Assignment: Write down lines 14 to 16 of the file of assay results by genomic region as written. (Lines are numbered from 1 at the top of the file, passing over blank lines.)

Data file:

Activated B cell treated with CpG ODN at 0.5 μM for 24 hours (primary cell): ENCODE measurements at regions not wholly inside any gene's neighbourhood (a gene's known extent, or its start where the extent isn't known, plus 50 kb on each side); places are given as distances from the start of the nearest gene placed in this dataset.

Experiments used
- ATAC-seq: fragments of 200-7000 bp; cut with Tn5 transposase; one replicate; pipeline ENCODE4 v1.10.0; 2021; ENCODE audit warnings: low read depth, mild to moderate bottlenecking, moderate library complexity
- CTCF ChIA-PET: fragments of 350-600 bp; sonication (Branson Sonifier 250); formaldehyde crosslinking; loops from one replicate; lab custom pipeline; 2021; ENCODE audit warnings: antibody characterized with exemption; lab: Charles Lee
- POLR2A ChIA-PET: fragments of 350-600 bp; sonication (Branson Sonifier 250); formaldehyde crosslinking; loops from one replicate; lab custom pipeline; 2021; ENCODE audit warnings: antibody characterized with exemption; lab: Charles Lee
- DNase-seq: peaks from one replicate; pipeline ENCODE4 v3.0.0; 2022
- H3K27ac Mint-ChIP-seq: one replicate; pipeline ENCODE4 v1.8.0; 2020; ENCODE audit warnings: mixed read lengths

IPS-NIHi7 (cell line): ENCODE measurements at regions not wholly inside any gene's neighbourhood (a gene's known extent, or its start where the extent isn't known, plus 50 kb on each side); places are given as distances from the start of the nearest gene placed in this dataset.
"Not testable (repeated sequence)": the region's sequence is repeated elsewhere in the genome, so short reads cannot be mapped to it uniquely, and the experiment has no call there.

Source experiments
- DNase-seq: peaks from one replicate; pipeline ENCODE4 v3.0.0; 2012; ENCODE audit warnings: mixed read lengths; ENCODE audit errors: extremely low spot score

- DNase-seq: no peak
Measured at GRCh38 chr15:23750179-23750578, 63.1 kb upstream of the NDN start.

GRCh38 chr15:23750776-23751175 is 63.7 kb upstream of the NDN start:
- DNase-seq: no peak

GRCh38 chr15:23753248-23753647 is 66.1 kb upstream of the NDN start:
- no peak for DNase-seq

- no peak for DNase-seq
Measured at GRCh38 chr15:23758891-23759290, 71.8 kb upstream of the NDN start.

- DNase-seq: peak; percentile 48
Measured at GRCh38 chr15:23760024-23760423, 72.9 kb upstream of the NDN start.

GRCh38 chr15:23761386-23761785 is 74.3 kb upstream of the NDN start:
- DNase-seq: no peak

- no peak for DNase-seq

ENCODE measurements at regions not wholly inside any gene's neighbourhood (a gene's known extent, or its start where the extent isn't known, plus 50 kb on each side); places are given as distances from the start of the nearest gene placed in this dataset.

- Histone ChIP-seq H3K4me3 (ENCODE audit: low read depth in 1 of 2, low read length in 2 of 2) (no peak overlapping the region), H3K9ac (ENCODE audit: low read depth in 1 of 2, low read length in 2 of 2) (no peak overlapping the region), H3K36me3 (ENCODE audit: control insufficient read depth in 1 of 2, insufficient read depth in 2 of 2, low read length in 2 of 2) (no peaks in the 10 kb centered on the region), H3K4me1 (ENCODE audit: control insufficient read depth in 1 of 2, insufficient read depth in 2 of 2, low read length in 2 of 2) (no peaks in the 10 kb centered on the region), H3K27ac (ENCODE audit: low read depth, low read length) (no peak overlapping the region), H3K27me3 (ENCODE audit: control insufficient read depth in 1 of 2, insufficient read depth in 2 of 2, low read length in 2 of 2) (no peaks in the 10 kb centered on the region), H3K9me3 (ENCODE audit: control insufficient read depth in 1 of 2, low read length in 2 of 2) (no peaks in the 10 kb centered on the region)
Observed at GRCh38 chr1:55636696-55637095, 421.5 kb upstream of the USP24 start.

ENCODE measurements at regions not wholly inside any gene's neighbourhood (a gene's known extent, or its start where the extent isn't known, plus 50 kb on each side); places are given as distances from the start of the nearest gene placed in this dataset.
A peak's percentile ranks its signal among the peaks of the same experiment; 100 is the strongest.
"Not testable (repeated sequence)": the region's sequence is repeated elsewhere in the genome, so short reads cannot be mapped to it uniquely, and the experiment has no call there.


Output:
GRCh38 chr15:23750776-23751175 is 63.7 kb upstream of the NDN start:
- DNase-seq: no peak

GRCh38 chr15:23753248-23753647 is 66.1 kb upstream of the NDN start: